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Escape from the North Sea: the possibilities for pikeperch (Sander lucioperca L. 1758) to re-enter the Rhine and Meuse estuary via the Haringvlietdam, as revealed by telemetry

Brevé, N. W. P., Vis, H., Breukelaar, A. W.
Journal of coastal conservation 2019 v.23 no.1 pp. 239-252
Sander lucioperca, acoustics, estuaries, freshwater fish, lakes, lowlands, salinity, salt tolerance, searching behavior, telemetry, transponders, North Sea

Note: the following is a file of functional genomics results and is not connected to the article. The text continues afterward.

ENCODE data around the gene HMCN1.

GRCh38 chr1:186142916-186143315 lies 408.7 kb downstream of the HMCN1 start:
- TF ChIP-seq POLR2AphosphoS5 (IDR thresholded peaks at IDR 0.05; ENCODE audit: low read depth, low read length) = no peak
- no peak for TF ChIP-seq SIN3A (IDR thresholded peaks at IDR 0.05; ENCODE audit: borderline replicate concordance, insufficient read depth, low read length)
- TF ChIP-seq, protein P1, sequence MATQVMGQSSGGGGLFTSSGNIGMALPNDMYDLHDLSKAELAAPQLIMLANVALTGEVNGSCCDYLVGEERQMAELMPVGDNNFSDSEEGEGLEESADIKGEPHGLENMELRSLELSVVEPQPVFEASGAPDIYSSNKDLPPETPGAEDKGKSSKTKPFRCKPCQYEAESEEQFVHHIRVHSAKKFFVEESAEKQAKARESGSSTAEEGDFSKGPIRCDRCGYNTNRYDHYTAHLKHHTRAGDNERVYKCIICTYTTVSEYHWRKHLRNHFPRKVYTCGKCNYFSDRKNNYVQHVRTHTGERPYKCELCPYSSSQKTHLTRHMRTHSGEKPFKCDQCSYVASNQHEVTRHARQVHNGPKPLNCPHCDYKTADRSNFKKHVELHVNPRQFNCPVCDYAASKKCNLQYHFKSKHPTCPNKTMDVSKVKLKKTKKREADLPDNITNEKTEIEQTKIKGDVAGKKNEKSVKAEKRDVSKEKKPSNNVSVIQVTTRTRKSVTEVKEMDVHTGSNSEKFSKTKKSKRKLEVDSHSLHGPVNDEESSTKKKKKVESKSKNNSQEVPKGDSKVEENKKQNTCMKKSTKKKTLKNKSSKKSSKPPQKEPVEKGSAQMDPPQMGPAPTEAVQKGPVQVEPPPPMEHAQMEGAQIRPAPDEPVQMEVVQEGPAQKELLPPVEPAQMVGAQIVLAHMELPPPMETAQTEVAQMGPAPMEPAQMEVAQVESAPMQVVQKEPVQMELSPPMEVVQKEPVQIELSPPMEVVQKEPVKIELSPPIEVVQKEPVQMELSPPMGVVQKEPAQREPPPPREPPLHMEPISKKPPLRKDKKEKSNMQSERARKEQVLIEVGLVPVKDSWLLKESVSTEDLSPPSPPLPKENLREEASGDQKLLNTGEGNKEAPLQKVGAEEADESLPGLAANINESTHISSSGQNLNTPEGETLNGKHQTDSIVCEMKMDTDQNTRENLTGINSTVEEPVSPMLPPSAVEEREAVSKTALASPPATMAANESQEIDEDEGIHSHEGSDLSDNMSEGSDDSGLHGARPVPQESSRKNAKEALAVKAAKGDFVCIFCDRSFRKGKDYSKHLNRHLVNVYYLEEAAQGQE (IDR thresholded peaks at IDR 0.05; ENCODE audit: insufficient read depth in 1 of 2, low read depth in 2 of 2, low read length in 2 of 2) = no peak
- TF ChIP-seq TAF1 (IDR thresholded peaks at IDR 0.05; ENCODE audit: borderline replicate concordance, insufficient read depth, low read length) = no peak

The Haringvlietdam tidal barrier was erected in 1971 between the North Sea and the estuary of Rivers Rhine and Meuse (i.e. Lake Haringvliet). The mega structure safeguards the Dutch lowlands against flooding but also hampers fish migrations. Moreover, the sluices wash out on average 1000–2000 kg of freshwater fish per day. Previous studies showed that these fish die, but we suggested that under certain conditions salt tolerant fish like pikeperch can survive and re-enter the estuary. Fifty pikeperch (Sander lucioperca L. 1758) of over 42 cm LT were surgically implanted with VEMCO acoustic transmitters and 17 with transponders for the NEDAP Trail system®. The pikeperch were released in four batches at the seaside of the Haringvlietdam between January 18 and March 17, 2017. The pikeperch displayed searching behaviour at the sluices but were unable to swim against the strong currents. Nevertheless, two pikeperch re-entered Lake Haringvliet via the nearby ship-lock and nine used the fish-culverts that are integrated in pillars of the Haringvlietdam. It was concluded that at river discharges less than 2000 m3/s (which occurs 50% of the time) the chances of re-entrance are slim but increase with higher discharges causing lowered salinities behind the Haringvlietdam. Based upon the results we conclude that many fish could have been saved the past 45 years by optimizing the management of the ship-lock and fish-culverts and by decreasing the flow velocities in the discharge-sluices. We recommend implementing these options in the planned new management of the Haringvlietdam.